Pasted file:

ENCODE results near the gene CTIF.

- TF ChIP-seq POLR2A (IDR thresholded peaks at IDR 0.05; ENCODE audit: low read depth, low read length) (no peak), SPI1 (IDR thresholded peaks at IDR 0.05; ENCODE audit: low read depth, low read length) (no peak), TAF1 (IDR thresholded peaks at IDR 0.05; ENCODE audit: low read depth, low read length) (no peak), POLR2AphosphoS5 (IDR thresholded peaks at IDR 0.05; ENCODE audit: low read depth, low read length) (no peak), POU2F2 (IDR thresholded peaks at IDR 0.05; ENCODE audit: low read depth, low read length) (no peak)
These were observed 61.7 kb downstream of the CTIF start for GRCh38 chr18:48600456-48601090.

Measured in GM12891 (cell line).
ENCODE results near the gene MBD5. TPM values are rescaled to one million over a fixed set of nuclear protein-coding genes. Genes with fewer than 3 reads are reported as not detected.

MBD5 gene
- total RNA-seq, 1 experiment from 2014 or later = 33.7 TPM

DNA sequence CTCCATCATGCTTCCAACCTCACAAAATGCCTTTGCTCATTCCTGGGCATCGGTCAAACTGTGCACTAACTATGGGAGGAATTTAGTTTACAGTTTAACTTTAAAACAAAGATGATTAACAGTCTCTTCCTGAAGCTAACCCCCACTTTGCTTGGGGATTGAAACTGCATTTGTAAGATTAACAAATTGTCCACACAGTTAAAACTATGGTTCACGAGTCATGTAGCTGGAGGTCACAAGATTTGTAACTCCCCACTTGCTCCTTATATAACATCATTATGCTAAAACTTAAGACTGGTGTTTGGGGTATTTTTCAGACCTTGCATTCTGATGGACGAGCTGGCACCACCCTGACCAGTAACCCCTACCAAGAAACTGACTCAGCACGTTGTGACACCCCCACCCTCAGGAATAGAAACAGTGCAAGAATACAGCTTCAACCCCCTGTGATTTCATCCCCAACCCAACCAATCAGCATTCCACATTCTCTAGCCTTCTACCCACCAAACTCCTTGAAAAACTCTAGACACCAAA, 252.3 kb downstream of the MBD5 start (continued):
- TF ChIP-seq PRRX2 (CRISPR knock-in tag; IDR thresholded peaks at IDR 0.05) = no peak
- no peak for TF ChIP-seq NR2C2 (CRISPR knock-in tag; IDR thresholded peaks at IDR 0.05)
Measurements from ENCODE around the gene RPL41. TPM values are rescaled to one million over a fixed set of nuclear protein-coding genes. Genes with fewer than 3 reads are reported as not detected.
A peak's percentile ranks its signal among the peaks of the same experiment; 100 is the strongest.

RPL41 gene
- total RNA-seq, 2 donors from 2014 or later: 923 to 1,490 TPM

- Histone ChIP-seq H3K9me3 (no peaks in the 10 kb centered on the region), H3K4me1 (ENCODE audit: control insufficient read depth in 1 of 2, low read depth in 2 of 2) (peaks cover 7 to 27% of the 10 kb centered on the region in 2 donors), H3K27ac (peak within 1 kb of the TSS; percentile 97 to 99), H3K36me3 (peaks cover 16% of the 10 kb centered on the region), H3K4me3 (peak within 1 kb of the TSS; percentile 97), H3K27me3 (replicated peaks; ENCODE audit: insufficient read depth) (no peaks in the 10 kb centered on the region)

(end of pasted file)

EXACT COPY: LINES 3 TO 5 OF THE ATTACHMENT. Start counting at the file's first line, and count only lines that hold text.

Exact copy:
These were observed 61.7 kb downstream of the CTIF start for GRCh38 chr18:48600456-48601090.

Measured in GM12891 (cell line).
ENCODE results near the gene MBD5. TPM values are rescaled to one million over a fixed set of nuclear protein-coding genes. Genes with fewer than 3 reads are reported as not detected.